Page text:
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Abu Dhabi, UAEMonday 10 December 2018

Crude prices fall amid concerns over global growth

Trade disputes and a stronger dollar have weakened demand of Asia's biggest buyers

People monitor stock prices at a brokerage house in Beijing. The trade war between China, the world's biggest buyer of crude and the US has hurt oil demand. AP 
People monitor stock prices at a brokerage house in Beijing. The trade war between China, the world's biggest buyer of crude and the US has hurt oil demand. AP 

Oil prices fell on Friday, with US crude heading for a seventh weekly decline amid increasing concerns about slowing global economic growth that could hit demand for petroleum products as inventories build.

Brent crude oil futures were down 3 cents at $71.40 a barrel by 00229 GMT. US West Texas Intermediate (WTI) crude futures dropped 1 cent to $65.45 a barrel.

Brent is heading for a 2 per cent decline this week, a third consecutive weekly drop. WTI is on track for the seventh week of losses, with a fall of more than 3 per cent.

Data on Wednesday showing a large build in US inventories fostered fears about the outlook for fuel demand, while crude was also pressured by broader selling of industrial commodities and by the Turkish financial crisis.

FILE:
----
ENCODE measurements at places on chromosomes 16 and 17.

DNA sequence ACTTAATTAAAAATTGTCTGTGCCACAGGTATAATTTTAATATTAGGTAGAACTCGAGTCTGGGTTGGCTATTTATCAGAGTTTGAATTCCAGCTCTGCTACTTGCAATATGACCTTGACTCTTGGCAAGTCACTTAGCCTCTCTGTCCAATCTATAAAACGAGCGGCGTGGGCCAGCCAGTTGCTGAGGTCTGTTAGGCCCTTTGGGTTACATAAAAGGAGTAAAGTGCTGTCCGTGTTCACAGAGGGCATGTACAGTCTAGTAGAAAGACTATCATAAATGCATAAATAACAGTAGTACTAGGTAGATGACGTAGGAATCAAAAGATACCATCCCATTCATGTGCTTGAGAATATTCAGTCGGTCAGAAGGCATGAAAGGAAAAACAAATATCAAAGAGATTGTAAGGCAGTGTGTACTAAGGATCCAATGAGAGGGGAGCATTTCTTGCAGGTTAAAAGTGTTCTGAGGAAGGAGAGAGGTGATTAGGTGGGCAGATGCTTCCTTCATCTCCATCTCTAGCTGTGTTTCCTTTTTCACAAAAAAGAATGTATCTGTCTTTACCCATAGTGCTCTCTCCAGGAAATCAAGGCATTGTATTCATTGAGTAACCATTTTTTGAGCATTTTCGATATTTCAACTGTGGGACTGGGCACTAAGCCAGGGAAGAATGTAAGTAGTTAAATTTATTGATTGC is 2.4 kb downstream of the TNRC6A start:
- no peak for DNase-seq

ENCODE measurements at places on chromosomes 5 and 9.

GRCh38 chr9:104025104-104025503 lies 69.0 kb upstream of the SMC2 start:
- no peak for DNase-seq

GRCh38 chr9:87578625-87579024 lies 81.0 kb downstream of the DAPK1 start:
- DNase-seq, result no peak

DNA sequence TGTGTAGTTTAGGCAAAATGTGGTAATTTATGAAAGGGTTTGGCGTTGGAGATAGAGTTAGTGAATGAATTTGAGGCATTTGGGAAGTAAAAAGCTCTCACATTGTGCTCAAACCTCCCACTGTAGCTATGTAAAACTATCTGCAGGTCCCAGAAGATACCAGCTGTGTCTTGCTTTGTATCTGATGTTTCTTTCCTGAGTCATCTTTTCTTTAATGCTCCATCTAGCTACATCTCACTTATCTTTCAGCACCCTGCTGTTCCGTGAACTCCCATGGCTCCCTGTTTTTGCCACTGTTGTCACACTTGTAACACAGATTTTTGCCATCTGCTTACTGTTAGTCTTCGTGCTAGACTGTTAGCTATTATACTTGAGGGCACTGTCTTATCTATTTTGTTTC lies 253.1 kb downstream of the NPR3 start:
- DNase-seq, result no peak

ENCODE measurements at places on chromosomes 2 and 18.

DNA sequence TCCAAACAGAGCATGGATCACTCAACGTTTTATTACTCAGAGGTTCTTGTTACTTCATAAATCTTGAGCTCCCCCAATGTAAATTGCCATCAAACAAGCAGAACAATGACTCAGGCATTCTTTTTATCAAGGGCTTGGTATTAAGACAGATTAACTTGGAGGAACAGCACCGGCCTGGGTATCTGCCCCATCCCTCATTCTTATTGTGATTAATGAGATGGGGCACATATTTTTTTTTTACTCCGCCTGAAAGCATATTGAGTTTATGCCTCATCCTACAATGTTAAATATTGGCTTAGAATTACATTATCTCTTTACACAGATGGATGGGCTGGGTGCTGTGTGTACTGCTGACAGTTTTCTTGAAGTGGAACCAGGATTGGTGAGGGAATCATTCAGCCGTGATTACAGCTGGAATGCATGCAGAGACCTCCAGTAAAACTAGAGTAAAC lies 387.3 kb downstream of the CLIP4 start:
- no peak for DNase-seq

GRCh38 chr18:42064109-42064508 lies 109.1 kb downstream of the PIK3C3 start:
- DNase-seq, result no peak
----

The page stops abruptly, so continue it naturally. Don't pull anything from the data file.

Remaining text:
"Investors remain cautious as Wednesday's surprise gain in US stockpiles remained fresh in their minds," ANZ said in a note.

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China and the United States have implemented several rounds of trade tariffs and threatened further duties on exports worth hundreds of billions of dollars, which could knock global economic growth.

At the same time, the crisis gripping the Turkish lira has rattled emerging markets and reverberated across equities, bonds and raw materials.

US data on Wednesday showed crude output rose by 100,000 barrels per day to 10.9 million bpd in the week ending August 10.

Crude inventories increased by 6.8 million barrels, representing the largest weekly rise since March last year.

Asian demand is showing signs of slowdown as trade disputes and a stronger dollar drag the economies of some of the world's largest oil buyers.